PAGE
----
By AARON CUTLER
By INKOO KANG
By SIMON ABRAMS
By SHERILYN CONNELLY
By NICK SCHAGER
By STEPHANIE ZACHAREK
By CHRIS KLIMEK
By NICK SCHAGER
The man sits on the floor in his cramped Brooklyn apartment, the cleanest surface of which is the freshly Windex-ed table used for cutting and snorting blow. Early-morning light streams through the windows, but he is still in yesterday's clothes, staring off into the distance, wondering just how yesterday so quickly became today. Insistently, an alarm clock sounds. It is time to go to school.
Half Nelsonis the story of this man, whose name is Dan Dunne (Ryan Gosling) and who fancied himself a writer once, but now teaches eighth-grade history at an inner-city public school where he is also the girls' basketball coach and where sometimes, after an evening game, he retires to a bathroom stall and takes a drag from a crack pipe, his eyes rolling back in quiet ecstasy as the disappointments of another day subside. It is there that she finds him one night, not with surprise but with the embarrassment of recognition and a tinge of disappointment. She is Drey (Shareeka Epps), short for Audrey, and the kind of 13-year-old that has had to grow up fast: an absentee father, a mother who works herself to the bone just to eke out their meager existence and an older brother serving time in prison. Yet for all her streetwise authority, Drey remains on some level an impressionable teenage girl who wants to believe that a teacher might be a hero.
Admittedly, that setup risks making Half Nelsonsound like the ultimate liberal hand-job—an inspirationalist tract about how Dan's growing friendship with the African-American Drey pulls him back from the brink of addiction while he rescues her from the clutches of the avuncular drug dealer (Anthony Mackie) who sees Drey as a potential employee: Crash and Deliver, if you will. But Half Nelson, which was directed by Ryan Fleck from a script he co-wrote with Anna Boden, doesn't possess such high-minded goals: its characters scarcely know how to save themselves, let alone anybody else. Nor, despite the obvious traps, do Fleck and Boden presume to shoulder some imagined white man's burden or show us how to go about making the world a better place. Here, people don't plow their cars into one another to feel a sense of connection; they merely grab on to whomever or whatever is closest, lest they slide irretrievably into the abyss. It may be the least overtly rousing motivational-schoolteacher drama in movie history, and also the most profound.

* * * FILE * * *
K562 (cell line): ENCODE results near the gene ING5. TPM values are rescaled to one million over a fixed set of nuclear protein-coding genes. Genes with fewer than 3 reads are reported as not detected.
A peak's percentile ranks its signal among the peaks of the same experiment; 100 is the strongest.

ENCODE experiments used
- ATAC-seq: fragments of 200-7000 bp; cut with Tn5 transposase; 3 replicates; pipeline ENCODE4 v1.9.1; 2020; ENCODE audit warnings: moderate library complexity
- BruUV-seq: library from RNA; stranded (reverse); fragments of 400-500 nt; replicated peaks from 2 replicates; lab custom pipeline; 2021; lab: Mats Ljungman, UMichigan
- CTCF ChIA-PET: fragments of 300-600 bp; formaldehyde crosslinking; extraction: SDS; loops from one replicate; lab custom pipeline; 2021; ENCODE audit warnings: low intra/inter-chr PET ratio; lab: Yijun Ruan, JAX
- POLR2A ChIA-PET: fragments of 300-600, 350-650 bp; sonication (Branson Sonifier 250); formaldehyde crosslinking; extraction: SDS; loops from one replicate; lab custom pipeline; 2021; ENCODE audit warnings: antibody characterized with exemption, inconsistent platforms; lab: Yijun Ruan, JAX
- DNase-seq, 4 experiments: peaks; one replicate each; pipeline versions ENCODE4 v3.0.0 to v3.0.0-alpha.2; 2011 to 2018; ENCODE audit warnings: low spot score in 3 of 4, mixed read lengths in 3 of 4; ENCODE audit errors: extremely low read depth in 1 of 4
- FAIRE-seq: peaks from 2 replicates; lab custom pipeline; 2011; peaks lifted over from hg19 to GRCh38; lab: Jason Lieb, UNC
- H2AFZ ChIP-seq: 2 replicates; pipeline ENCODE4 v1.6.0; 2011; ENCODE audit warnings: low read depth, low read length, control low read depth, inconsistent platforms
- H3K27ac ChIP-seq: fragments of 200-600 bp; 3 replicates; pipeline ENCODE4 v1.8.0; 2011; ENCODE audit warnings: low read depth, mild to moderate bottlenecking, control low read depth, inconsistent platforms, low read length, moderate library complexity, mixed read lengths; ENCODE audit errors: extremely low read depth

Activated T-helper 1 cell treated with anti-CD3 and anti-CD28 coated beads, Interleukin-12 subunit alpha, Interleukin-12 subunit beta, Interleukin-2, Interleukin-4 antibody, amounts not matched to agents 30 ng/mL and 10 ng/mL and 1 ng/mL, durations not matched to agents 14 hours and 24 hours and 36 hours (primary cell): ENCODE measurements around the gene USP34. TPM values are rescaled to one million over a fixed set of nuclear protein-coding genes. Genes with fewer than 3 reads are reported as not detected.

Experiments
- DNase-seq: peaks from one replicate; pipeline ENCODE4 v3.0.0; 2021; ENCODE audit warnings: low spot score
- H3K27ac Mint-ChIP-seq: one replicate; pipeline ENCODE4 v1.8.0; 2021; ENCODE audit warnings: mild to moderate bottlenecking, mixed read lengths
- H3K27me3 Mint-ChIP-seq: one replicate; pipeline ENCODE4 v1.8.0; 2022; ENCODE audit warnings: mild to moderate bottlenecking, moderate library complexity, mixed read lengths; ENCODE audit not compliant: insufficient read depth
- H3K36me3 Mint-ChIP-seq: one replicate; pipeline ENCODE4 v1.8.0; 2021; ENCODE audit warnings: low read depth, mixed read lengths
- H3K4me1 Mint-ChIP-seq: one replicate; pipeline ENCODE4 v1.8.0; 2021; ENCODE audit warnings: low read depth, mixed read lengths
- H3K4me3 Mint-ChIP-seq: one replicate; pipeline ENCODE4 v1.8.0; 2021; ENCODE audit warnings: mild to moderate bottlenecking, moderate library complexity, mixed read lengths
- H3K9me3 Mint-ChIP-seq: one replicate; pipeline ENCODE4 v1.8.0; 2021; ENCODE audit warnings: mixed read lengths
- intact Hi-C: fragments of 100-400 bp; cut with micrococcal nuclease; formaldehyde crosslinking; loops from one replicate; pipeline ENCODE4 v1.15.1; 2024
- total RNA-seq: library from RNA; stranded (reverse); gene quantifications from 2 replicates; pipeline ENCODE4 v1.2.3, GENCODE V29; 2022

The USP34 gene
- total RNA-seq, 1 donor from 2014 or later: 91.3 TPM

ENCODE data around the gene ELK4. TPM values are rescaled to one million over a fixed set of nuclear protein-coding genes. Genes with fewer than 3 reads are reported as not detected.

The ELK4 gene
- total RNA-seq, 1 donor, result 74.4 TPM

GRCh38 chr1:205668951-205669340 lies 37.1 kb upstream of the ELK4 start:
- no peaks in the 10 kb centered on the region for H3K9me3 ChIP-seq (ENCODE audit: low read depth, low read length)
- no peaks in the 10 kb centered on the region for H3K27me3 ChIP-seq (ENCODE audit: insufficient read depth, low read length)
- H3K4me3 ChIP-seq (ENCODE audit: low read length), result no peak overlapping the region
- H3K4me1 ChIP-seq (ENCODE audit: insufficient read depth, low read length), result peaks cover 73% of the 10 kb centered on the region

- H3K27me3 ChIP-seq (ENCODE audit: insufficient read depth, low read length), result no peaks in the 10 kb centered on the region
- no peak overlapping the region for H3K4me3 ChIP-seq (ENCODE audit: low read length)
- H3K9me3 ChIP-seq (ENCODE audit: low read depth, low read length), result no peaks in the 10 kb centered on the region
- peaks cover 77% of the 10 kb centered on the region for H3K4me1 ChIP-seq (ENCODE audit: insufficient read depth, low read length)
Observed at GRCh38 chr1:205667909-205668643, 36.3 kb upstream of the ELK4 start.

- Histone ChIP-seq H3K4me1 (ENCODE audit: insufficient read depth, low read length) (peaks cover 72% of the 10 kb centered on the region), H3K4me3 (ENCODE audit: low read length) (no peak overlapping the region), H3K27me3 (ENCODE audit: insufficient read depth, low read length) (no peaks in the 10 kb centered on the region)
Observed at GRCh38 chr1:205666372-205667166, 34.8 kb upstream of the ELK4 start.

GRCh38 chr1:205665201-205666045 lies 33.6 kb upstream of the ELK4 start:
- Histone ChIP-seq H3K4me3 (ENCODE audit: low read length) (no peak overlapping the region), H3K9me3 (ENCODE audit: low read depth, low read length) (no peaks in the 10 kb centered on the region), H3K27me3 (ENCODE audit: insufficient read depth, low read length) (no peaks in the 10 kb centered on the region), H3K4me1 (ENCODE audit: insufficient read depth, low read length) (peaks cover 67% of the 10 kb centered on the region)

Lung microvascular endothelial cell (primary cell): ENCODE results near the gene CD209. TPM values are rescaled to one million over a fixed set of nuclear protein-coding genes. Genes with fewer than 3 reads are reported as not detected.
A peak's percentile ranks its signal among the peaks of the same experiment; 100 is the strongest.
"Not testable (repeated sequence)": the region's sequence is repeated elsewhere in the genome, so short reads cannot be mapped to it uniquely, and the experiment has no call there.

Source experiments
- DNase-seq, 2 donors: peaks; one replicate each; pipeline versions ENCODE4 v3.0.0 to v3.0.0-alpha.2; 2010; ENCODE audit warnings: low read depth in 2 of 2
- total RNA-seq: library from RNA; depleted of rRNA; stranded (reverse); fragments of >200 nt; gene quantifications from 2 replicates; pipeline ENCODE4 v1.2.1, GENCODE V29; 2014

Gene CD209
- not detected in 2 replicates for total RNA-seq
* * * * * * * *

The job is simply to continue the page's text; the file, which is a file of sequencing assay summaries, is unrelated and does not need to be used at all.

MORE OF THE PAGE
This is the debut feature for both Fleck and Boden—they previously collaborated on a short film derived from the Half Nelsonscript—and even though it didn't exactly come out of nowhere (it screened in competition at Sundance earlier this year), it feels like it did, because its makers are so uncorrupted by the temptation to indulge "audience expectations," to dazzle us with their film-school ingenuity or to angle for a three-picture Miramax deal. At a time when most American movies, studio made or "independent," seem ever more divorced from anything approximating actual life experience, Half Nelsonis so sobering and searingly truthful that watching it feels like being tossed from a calm beach into a raging current.
Fleck and Boden conceive of their characters with the sharp-edged clarity that allows an artist to work in a kind of shorthand, putting across volumes of detail in just a few economic strokes. It's there in the classroom scenes, where we see why Dan, for all his personal crises, is one of those rare teachers who know how to reach students, to treat them as equals. And it's there in the remarkable sequence, late in the film, when Dan goes home for a family dinner and, in the course of a few minutes of screen time, we understand him for everything he ever was and hoped to be—the son of loving but distant hippie parents, raised amid privilege and permissiveness, sent off to college believing he could change society and only belatedly realizing that he is himself a member of the corrupt ruling class. And it all feels uncomfortably real, because we've known someone just like this, or maybe been him ourselves.
Half Nelsonis built around revelatory performances by Epps, whose only prior acting experience was in Fleck and Boden's short film, and by Gosling, who has acted many times before but never quite as he does here. (Even his acclaimed turn as a neo-Nazi in The Believerlooks studied and mannered by comparison.) Right from that opening shot of Dan on the apartment floor, Gosling is so present and so vital, so instinctive that you can't take your eyes off him for wonder of how he'll surprise you next. Fleck and Boden clearly created a loose environment in which the actors were encouraged to riff on scripted dialogue, to make in-the-moment choices—Dan telling an ex-girlfriend who's leaving for grad school, "I think you're going to be great at it," catching himself and saying, "Why can't I say that sincerely?" and then saying the line again—and while that kind of freedom would terrify some (if not most) performers, Gosling and Epps and Mackie get charged up by it, the way the actors in a Cassavetes picture used to.
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